Falk Warehouse Blast Rocked The Near Downtown. Melvin Kuster retired after 41 years working for Falk Corp., the century-old factory that also once employed his father. Now his only child has died there.
Daniel Kuster, 35, and two other workers were killed Wednesday when an explosion and fire leveled the industrial warehouse and rocked the near-downtown area. Forty-six other workers were injured, including one with life-threatening injuries, Mayor Tom Barrett said.
“You shouldn’t have to bury your kids,” Kuster’s father, Melvin, said, crying, Wednesday night.
Police Chief Nan Hegerty said investigators were still trying to determine the exact cause of the blast, which shook the surrounding area, overturned workers’ cars in a parking lot and broke windows of nearby businesses and apartment buildings.
“There was a propane leak. There were employees of Falk who were investigating the leak,” she said. “They began to evacuate the building, and that’s when the explosion occurred. Had they not been evacuating the employees that were in that building, the death toll would have been much higher.”
The Explosion Seemed To Be An Accident
Hegerty said the explosion seemed to be an accident but police opened a criminal investigation, which was normal procedure. Federal agents also were investigating.
Barrett said the company has a clean safety record with the city. The last inspection was in September, “and any violations were corrected on the spot,” he said.
Bob Hitt, CEO of Falk’s parent company Rexnord Corp., said employees would be paid while the firm assesses the situation at the 61-acre complex.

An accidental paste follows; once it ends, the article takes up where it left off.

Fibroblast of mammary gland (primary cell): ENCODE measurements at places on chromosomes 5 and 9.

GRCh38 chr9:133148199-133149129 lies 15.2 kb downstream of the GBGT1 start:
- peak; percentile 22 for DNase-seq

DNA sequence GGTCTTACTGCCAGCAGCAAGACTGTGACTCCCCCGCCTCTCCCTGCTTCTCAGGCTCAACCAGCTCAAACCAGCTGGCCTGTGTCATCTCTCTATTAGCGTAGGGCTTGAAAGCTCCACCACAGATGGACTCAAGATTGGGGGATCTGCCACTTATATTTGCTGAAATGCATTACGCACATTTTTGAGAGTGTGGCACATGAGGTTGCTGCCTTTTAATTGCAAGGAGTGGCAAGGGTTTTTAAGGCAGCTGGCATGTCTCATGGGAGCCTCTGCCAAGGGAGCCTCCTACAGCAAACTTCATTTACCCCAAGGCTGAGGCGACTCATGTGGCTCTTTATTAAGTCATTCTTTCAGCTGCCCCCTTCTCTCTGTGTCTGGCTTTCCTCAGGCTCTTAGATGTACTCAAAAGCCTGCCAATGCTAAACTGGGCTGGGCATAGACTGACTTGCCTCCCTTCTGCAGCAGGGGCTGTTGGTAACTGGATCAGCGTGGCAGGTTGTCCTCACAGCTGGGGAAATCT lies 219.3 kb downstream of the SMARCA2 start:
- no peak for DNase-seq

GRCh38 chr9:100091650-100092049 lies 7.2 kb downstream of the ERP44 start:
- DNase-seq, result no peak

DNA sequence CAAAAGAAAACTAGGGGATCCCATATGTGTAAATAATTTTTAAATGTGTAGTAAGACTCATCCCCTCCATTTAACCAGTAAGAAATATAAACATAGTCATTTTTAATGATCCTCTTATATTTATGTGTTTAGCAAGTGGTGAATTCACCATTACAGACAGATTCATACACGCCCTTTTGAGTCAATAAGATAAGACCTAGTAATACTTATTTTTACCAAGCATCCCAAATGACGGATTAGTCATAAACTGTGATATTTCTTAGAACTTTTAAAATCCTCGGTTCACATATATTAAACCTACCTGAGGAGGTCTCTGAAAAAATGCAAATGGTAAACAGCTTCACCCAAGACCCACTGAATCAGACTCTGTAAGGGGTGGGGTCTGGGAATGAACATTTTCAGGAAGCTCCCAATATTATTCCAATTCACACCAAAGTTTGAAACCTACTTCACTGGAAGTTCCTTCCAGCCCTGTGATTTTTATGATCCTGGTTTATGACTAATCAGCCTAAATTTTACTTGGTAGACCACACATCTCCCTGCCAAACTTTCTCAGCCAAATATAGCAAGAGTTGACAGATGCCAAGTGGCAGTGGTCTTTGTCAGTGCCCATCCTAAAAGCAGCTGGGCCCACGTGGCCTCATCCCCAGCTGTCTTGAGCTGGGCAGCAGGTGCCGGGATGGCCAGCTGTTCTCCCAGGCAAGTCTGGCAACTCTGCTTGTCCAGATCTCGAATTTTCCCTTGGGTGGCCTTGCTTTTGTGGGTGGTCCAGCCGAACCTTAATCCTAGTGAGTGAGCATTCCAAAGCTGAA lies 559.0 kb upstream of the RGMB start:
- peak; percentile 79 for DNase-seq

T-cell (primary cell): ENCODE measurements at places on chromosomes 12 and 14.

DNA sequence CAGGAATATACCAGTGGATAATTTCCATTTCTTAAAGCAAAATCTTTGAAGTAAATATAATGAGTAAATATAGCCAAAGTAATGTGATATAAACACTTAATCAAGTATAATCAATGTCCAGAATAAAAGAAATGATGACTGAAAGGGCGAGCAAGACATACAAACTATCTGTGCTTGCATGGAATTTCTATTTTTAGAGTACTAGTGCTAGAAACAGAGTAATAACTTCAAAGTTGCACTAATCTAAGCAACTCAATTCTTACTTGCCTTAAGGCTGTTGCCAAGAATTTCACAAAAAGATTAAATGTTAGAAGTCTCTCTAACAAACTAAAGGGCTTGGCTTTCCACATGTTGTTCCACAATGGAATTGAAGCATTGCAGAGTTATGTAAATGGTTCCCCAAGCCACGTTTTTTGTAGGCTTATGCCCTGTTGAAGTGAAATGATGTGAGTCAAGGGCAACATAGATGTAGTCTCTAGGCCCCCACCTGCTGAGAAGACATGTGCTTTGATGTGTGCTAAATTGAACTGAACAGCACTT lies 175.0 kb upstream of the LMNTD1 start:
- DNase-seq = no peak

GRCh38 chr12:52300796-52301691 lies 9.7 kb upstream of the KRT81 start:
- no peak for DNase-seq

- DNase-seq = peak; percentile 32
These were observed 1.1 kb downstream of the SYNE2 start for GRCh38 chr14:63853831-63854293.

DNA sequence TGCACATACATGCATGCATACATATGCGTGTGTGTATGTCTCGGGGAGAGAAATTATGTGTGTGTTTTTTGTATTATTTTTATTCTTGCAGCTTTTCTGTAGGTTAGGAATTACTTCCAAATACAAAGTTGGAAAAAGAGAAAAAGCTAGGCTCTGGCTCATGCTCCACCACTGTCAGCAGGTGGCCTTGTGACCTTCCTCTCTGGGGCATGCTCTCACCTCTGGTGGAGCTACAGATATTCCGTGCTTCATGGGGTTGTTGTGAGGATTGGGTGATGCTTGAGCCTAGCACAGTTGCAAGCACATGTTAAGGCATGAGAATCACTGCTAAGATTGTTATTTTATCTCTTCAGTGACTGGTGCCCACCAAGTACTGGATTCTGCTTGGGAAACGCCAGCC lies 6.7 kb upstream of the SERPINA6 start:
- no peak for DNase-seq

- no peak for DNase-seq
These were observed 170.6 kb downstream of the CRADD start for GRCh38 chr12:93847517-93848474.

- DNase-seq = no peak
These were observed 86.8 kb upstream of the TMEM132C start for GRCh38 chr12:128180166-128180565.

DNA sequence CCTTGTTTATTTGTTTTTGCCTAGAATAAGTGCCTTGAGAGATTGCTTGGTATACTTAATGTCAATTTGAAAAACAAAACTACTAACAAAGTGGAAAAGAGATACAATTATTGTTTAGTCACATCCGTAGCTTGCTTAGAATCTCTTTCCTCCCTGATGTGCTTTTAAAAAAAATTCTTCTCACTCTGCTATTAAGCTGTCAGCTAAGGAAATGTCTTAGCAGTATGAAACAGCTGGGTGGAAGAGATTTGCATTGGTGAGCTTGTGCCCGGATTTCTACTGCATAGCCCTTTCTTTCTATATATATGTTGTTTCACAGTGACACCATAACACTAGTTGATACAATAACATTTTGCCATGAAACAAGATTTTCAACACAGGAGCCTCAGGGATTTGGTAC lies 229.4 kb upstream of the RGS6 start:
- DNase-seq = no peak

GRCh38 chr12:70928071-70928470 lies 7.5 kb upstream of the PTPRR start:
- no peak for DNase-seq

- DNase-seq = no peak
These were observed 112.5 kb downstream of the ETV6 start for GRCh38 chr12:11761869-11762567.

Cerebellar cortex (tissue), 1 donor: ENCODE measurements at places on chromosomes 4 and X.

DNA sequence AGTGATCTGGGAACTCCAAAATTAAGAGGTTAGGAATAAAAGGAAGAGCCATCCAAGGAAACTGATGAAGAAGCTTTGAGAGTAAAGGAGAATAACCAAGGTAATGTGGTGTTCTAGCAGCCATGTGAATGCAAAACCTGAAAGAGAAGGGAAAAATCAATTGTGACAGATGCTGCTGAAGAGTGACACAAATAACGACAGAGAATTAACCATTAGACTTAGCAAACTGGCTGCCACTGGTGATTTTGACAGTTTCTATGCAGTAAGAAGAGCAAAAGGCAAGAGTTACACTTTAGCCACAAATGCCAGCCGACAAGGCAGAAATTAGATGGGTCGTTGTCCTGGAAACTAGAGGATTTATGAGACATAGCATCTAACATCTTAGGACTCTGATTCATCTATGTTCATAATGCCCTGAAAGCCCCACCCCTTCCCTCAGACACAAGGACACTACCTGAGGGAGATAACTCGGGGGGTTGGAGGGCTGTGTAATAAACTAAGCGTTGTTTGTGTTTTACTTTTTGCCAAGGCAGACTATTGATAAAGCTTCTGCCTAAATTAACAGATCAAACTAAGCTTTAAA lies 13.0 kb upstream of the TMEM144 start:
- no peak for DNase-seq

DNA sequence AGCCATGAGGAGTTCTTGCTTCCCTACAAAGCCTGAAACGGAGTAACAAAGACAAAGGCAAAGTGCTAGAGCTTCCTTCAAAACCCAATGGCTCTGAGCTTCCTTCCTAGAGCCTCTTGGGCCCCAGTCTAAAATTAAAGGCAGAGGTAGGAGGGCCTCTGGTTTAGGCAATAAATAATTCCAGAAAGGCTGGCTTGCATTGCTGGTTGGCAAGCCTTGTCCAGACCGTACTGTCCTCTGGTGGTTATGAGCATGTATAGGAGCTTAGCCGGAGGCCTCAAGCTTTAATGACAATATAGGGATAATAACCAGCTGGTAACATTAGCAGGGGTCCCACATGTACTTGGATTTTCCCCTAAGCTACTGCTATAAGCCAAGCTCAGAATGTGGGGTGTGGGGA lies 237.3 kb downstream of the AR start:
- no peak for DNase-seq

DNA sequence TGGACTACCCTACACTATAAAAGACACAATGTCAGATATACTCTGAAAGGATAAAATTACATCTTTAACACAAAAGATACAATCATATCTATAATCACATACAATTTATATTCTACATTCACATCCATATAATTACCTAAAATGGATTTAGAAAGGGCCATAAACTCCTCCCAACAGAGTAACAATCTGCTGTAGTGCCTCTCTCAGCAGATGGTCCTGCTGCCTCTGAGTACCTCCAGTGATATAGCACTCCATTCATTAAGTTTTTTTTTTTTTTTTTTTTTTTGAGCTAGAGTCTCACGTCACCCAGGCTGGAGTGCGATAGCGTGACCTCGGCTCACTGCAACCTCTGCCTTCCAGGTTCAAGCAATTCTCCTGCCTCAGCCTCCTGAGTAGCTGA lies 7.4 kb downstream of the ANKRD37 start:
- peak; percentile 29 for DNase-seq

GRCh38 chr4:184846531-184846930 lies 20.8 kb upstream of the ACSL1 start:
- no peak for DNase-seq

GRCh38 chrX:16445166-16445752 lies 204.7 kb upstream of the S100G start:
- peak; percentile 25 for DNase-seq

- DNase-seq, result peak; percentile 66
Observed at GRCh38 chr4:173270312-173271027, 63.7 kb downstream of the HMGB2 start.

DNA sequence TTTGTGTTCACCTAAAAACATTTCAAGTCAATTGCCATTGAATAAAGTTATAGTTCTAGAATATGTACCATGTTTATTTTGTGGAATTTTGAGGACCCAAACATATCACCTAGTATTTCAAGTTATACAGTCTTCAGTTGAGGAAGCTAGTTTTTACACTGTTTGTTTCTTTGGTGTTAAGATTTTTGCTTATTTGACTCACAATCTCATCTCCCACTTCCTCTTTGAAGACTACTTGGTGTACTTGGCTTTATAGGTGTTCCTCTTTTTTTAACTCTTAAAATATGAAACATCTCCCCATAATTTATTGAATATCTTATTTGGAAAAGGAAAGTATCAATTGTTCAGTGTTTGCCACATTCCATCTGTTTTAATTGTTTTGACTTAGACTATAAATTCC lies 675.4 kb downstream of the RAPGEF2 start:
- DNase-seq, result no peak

The company held a private meeting with employees Wednesday evening to offer grief counseling and information.
Larry Thibault, 59, a warranty administrator at Falk, attended the meeting and said the company was optimistic about rebuilding, although officials didn’t give a timeline for when people would return to work.
“There was an absolute commitment to bring the company back to full production as soon as they can,” he said.
Police interviewed more than 500 people and firefighters searched through wreckage for hours before accounting for the more than 700 workers from the plant.
The factory, which is not far from the Milwaukee Brewers’ home of Miller Park, is in the Menomonee Valley, home to several trucking companies and industrial supply firms.
Dozens of workers with injuries including broken bones, head wounds and cuts were treated at hospitals throughout Milwaukee.
The three men who died had years of experience at the plant.
Daniel Kuster was an only child, never married and had no children, said his aunt, Vicki Izydor, 36. She said he was a fork lift driver and had been with Falk for 11 years.
“I know he was very close to his parents,” she said. “I couldn’t even imagine to be honest what it feels like to lose your only child, and in such a tragic way.”
Also among the dead were 38-year-old Curtis J. Lane, of Oconomowoc, and Thomas M. Letendre, 49, of Milwaukee.
Curtis Lane’s father-in-law, William Borgiasz, said Lane was the father of two young children and his wife, Tina, operates a day care center.
“It is a big tragedy,” Borgiasz said. “It is really hard to deal with. All we are going to tell them is, ‘Daddy ain’t coming home.”